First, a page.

Updated on 17/06/2024

Extraordinary Expenses (CE)

What are the CE? – Extraordinary expenses, or CE include the following

  • Unreimbursed medical expenses ( not covered by CNS or your supplementary/private health insurance)
  • Support for persons not able to claim maintenance
  • Civil litigation costs (lawyer's fees, etc.)
  • Divorce expenses
  • Funeral expenses
  • Dietary treatment (prescription only)

Who is eligible for the CE? – In principle, anyone who files an income tax return, but to qualify for this deduction, extraordinary expenses must meet certain criteria:

  • They must significantly reduce the taxpayer's ability to contribute.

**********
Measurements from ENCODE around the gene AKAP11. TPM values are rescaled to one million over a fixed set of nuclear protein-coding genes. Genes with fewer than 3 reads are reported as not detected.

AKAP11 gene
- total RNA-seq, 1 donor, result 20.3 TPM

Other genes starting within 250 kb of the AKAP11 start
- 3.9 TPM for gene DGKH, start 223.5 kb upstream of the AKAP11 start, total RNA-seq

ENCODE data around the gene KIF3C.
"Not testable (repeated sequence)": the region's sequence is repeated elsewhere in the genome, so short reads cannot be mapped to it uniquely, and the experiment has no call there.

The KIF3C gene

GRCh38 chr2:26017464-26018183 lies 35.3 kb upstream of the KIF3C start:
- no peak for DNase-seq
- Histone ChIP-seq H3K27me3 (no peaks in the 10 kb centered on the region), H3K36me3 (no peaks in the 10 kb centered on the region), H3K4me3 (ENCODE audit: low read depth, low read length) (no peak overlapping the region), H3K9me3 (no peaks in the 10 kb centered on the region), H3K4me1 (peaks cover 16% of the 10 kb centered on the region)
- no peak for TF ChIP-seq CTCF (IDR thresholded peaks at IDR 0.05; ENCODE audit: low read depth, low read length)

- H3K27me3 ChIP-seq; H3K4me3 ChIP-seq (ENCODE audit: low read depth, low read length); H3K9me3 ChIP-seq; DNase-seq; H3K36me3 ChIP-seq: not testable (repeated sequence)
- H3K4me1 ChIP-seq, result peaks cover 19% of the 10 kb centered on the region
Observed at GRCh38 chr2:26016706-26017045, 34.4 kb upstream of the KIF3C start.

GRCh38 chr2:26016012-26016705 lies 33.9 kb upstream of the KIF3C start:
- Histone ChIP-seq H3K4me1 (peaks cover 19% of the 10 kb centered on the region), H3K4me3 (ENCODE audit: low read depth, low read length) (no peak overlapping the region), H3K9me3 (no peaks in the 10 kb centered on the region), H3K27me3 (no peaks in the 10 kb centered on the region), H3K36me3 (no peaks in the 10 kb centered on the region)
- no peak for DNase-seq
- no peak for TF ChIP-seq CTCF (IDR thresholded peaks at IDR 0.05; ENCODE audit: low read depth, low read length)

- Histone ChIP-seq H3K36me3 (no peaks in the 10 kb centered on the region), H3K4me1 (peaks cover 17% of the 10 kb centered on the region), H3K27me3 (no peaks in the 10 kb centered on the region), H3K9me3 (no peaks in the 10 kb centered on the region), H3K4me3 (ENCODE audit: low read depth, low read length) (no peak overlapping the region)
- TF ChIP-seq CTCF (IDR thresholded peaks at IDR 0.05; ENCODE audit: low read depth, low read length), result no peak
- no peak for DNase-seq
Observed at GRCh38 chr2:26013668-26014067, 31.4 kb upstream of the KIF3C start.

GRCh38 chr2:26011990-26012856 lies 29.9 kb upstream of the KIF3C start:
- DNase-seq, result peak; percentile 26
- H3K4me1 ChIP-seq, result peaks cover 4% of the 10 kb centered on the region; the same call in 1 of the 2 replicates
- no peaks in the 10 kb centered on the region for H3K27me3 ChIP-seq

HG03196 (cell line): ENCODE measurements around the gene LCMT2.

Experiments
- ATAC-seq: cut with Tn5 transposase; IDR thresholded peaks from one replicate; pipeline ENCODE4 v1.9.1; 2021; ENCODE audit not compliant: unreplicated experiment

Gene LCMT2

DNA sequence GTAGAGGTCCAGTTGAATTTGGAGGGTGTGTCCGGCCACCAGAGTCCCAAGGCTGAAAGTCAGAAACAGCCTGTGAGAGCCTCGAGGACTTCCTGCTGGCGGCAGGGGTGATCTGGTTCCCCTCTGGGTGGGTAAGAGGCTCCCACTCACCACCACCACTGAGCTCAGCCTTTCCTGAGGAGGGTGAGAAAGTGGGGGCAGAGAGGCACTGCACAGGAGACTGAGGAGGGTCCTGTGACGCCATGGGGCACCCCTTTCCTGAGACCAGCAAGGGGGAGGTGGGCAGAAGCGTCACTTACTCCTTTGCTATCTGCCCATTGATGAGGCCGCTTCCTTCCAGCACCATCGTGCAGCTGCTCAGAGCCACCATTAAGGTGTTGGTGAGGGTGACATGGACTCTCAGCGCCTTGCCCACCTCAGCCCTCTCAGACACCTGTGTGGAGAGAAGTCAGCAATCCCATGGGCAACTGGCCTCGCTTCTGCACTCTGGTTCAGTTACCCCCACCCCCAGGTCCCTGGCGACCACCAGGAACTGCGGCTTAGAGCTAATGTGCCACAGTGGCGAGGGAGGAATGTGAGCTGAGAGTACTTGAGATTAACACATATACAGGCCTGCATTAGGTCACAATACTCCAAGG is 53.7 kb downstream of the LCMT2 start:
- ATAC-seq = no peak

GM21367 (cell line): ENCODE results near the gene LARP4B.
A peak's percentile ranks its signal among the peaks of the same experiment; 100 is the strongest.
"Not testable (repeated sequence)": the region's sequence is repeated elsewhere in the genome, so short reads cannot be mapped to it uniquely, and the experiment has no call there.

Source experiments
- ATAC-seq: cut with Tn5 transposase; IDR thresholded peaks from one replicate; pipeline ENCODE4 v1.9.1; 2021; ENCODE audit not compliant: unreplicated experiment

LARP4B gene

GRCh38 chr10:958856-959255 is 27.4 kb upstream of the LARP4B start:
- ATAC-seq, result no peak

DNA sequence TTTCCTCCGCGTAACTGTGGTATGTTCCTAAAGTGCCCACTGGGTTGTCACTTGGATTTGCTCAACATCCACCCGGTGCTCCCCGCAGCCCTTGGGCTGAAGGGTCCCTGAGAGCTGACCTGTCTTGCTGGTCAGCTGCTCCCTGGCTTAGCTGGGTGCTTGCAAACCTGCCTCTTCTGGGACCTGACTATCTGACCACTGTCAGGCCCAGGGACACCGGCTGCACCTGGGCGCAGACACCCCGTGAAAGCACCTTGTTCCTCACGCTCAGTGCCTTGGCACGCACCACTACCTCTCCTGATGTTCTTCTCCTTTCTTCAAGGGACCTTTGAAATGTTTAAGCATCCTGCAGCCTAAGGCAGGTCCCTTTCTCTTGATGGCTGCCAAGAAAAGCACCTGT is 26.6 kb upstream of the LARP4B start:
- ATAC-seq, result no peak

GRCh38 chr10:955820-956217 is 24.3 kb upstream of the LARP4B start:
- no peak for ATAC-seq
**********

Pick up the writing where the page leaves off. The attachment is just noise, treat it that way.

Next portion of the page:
• An expense is considered extraordinary if it is not normally borne by most taxpayers in similar income situations.
  • It must also be unavoidable, meaning that there are material, legal, or moral reasons why the taxpayer cannot avoid it.
  • Only expenses actually incurred by the taxpayer count.
  • Any reimbursements must be subtracted from the total expenses, such as reimbursements from health or mutual insurance companies.
  • To be eligible, the expenses must exceed a certain percentage of income based on the family situation.

What is the amount of the CE? – The deductible amount of extraordinary expenses is determined based on the taxpayer's taxable income.

How to receive the CE? – In order to be eligible for extraordinary expenses, you must declare them on your income tax return. The tax administration will then decide whether they are deductible or not.
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